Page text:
The retention comes as no surprise to experts given the escalating inflation rate, weak economic productivity and the present economic recession.

Obadiah Mailafia, a former deputy governor, CBN said “I do not see them shifting ground on those key areas. It would be counter-intuitive to reduce the MPR in a time of rising inflation.

The government is facing what is increasingly looking like a fiscal crisis, as government revenues continue to fall while a sizeable portion of government funds are going into debt-servicing,” Mailafia stated, noting that “More than 400 federal agencies have been unable to pay salaries to public sector workers for several months a in a row. Nigeria’s economic challenges are compounded by the geopolitical challenges of banditry, violence and terrorism.”

“As expected, I did not see them shifting ground on those key areas. It would be counter-intuitive to reduce the MPR in a time of rising inflation.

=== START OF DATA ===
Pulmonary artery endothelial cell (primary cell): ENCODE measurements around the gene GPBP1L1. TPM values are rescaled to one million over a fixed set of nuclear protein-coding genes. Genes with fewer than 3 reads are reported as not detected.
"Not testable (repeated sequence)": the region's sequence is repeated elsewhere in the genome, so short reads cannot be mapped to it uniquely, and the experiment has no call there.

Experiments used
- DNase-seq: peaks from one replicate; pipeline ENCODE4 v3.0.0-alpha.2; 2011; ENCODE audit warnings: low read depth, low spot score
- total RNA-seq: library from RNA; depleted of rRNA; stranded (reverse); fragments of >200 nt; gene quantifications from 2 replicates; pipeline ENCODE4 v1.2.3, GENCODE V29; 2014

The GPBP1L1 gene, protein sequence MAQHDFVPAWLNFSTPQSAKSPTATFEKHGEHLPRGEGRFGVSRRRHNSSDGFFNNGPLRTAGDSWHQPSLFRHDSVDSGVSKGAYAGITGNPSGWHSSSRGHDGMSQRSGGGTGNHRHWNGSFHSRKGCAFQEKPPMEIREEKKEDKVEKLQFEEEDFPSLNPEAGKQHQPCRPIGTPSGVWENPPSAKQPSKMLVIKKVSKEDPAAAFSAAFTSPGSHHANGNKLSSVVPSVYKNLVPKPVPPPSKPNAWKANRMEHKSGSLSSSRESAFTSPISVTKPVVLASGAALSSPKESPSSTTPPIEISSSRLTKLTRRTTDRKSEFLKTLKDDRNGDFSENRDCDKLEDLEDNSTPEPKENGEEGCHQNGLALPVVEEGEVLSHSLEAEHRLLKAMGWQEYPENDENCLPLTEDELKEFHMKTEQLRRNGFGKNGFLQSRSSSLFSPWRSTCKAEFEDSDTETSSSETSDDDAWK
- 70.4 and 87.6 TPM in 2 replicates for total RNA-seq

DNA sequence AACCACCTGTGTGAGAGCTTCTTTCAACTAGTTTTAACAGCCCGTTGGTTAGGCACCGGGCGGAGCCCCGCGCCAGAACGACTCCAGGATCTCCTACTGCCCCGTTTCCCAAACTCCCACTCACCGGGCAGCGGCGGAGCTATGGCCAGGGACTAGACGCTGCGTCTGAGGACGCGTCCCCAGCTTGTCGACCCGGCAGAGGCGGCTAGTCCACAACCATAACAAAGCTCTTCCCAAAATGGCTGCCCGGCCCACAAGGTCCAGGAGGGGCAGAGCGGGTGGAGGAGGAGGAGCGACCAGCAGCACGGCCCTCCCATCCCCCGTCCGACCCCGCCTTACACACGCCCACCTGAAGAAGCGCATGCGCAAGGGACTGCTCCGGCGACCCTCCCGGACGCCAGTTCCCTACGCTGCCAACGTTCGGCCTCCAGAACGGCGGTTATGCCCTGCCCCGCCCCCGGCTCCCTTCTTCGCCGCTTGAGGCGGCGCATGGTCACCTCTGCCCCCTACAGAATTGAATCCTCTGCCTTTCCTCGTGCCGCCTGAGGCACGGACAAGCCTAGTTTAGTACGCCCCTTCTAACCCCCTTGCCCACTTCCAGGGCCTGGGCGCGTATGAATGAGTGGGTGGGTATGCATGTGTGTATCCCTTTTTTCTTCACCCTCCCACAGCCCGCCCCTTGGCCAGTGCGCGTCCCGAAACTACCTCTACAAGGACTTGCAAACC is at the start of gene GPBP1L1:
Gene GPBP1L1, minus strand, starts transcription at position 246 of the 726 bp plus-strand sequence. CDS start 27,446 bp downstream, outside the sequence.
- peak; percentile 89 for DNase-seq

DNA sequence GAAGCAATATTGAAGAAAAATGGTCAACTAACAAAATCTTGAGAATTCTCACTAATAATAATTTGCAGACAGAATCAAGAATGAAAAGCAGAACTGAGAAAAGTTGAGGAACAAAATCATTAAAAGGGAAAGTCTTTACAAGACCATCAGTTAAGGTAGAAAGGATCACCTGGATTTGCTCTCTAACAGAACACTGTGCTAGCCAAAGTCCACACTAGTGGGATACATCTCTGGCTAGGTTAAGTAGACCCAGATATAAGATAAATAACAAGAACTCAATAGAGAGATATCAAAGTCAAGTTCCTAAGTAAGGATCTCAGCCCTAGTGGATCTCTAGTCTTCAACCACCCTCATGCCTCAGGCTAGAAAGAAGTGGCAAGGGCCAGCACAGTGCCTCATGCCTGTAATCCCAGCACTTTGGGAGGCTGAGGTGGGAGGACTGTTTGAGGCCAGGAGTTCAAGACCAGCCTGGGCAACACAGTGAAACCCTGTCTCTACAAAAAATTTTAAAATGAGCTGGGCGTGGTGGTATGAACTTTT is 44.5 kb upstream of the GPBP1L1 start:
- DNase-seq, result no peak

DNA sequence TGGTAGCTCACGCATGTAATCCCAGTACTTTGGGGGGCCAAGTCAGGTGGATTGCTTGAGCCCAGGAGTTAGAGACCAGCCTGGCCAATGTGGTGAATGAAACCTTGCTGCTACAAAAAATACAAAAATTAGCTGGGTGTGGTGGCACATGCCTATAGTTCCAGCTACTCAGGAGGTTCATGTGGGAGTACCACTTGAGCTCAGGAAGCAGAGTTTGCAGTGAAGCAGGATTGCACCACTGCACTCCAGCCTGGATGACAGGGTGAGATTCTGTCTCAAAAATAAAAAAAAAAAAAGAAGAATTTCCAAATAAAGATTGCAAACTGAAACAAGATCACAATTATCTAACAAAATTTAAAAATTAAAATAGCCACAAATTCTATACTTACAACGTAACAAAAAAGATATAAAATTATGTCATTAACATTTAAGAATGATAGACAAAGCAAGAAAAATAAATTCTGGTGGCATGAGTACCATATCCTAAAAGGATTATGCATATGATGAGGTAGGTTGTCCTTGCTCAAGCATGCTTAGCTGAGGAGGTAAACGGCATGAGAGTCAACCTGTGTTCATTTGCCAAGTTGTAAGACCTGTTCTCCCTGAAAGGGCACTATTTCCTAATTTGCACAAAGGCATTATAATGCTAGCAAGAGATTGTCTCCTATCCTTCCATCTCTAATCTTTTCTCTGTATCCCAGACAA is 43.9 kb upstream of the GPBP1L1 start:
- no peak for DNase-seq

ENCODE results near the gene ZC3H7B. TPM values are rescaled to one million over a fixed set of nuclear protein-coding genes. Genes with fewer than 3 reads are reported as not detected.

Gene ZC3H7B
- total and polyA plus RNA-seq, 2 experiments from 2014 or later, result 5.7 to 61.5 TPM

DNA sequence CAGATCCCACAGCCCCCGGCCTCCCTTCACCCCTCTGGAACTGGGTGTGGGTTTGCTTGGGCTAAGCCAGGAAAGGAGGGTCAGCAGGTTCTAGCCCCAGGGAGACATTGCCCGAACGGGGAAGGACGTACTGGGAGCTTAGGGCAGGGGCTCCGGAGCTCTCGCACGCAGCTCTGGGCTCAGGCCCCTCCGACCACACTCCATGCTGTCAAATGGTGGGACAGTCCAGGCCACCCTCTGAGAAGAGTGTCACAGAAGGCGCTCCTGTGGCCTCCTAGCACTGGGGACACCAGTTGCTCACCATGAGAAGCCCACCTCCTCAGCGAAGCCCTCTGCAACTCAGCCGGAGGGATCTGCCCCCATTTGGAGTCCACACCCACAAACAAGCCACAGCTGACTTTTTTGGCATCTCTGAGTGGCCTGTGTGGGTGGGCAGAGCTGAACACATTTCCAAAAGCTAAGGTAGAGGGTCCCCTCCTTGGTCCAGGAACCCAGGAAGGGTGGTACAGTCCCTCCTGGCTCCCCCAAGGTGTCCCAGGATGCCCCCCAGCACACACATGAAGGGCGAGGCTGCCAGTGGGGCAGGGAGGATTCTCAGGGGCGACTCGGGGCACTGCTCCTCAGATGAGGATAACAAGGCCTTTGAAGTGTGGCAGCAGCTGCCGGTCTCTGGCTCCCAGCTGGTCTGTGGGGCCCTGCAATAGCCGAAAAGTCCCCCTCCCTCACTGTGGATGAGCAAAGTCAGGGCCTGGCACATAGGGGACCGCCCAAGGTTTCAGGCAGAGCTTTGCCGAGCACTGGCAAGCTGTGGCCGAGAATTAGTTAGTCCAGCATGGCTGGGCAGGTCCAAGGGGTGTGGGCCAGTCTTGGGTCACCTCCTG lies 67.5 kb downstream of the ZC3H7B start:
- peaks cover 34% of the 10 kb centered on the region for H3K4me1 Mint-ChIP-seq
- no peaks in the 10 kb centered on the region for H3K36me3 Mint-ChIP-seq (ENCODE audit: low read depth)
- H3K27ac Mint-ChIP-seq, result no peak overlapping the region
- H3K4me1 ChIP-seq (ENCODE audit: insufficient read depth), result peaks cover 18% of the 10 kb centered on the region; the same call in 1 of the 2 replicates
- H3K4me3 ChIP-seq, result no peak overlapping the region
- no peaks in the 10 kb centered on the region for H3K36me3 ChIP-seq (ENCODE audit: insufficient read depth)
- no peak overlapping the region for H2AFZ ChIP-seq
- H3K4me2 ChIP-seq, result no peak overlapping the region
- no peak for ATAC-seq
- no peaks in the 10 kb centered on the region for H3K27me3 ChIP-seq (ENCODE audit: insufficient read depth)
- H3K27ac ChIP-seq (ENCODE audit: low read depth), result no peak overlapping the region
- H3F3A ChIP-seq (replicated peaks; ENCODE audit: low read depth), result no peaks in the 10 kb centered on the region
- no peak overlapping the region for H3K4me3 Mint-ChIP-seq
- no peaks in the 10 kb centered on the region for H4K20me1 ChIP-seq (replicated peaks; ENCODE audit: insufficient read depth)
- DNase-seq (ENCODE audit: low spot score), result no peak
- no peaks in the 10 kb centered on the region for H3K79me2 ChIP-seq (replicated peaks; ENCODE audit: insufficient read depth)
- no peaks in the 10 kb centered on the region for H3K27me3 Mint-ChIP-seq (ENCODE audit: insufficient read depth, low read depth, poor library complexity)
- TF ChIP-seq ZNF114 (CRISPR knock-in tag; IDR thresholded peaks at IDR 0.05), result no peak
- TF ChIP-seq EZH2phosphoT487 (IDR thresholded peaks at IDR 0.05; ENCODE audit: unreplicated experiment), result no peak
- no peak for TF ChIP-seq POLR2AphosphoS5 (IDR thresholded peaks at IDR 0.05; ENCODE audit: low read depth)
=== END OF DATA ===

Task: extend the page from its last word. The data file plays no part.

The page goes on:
“I, therefore, suspected they would want to leave things as they are in order to weather the current storm, in the hope that things will begin to improve by Q2.

“A stable and consistent monetary policy stance can help stabilize the economic outlook while helping actors to anchor long-term rational expectations,” the former CBN stressed.

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Banking Sector

Deposit Money Banks Pay N2.7 Billion as Customers Complaints Rise by 34%

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Deposit Money Banks Pay N2.7 Billion as Customers Complaints Rise by 34%

Nigeria’s Deposit Money Banks (DMBs) refunded banks’ customers N2.67 billion in the first half of 2020, according to the latest findings.

This represents a 63 percent decline when compared to the N7.2 billion refunded in the same period of 2019.